Researchers at the Technische Universitat (TU) Darmstadt and the Helmholtz-Zentrum Dresden-Rossendorf (HZDR) developed a refrigeration technology that uses magnetic materials in magnetic fields.
Dr. Tino Gottschal, research scholar at the HZDR’s Dresden High Magnetic Field Laboratory (HLD), and his colleagues extensively studied different shape-memory alloys and their properties. In the process the physicist discovered that changes in magnetic field modifies the properties of alloys and externally applied pressure can reverse the magnetization process, causing the alloy to heat up. The researchers based the cooling cycle on the ‘magnetic memory’ of special alloys. Successful initial experiments of the alloys based on magnetic memory have been published in the journal Nature Materials, on September 2018.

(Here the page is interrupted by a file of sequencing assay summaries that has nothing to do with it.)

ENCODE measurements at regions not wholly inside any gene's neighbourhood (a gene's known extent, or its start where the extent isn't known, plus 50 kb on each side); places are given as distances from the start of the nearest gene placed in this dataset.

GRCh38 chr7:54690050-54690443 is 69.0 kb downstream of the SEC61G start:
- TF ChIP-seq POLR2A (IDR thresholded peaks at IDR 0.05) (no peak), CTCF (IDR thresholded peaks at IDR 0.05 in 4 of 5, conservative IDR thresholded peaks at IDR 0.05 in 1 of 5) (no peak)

The team used an alloy of nickel, manganese, and indium for experimentations as these alloys could be converted at room temperature. They employed strongest permanent magnets comprising the rare-earth metal neodymium in addition to iron and boron, to generate magnetic field. The researchers analyzed the property of the alloy with six-step cycle experimentation.
Oliver Gutfleisch, Professor of Functional Materials at the TU Darmstad said: “In the case of reversible magnetization, the cooling effect only lasts as long as the cooling element is exposed to the magnetic field. Even in the best-case scenario, half of the coolant must be placed between the magnets. This means that you need four times as much permanent magnet as cooling medium.”
The project received ERC Advanced Grant from the European Research Council worth a total of 2.5 million euros over five years. The researchers believe that shape-memory alloys will be used for various systems involving cooling cycles.